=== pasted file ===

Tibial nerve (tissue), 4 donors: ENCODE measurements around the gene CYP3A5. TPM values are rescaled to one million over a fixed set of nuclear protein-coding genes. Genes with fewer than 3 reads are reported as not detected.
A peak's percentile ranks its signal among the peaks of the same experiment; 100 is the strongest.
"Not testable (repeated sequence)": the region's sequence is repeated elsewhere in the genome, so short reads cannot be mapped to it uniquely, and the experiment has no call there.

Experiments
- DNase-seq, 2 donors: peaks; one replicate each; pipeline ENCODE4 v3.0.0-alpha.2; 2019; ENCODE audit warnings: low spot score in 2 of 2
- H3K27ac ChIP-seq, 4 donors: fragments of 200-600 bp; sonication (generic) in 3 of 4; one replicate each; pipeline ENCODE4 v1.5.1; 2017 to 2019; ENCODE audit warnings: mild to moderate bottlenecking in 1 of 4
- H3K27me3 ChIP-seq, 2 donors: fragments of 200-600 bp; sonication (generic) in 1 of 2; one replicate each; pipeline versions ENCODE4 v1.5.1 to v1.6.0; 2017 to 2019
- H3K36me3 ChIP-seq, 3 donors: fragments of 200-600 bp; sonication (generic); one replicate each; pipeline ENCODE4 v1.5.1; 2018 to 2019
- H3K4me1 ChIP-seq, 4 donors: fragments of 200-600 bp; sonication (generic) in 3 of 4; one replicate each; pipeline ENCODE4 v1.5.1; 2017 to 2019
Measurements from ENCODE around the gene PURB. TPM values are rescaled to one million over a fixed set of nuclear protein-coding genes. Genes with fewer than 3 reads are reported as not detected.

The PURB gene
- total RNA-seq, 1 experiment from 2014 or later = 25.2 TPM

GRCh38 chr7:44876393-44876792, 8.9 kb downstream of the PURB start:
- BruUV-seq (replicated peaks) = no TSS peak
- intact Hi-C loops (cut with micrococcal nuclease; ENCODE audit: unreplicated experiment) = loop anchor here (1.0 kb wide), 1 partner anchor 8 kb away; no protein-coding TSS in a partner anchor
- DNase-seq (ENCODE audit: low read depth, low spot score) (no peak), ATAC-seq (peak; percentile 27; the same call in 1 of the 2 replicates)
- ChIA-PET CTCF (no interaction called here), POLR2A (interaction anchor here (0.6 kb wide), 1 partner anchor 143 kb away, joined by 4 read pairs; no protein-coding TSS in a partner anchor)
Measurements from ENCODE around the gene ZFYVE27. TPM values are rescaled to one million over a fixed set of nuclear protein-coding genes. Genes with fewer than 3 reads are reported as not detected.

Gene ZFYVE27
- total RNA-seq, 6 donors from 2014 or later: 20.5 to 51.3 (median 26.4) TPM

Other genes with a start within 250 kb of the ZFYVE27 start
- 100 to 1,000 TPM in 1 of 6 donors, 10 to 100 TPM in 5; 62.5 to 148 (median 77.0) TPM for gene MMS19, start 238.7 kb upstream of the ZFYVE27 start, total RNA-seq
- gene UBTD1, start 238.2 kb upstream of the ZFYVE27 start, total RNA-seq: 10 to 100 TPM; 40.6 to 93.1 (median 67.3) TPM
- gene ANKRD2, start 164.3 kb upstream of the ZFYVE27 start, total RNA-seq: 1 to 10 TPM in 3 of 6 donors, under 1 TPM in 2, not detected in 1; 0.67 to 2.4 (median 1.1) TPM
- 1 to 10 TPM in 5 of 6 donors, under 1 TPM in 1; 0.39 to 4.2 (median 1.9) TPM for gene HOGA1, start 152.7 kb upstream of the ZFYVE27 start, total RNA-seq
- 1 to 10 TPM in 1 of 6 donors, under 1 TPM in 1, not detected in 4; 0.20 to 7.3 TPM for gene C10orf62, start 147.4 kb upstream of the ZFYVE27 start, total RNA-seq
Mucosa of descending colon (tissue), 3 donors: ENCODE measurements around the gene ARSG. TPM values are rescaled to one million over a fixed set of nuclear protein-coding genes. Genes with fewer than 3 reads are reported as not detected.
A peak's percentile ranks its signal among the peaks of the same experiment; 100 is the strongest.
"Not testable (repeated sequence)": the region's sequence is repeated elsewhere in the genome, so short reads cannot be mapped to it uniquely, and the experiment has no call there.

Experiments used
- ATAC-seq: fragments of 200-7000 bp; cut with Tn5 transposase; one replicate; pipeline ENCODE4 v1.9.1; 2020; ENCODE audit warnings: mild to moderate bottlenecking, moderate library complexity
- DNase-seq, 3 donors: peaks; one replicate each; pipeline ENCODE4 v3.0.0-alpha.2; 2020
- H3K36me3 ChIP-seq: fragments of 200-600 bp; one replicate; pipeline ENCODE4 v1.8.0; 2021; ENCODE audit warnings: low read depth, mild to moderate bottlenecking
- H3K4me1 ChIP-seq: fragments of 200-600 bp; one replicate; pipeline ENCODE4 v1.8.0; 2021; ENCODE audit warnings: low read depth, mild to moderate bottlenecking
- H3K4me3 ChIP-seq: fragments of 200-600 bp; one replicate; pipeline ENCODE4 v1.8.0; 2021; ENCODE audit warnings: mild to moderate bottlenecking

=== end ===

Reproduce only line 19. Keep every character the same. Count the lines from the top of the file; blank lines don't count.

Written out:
Gene ZFYVE27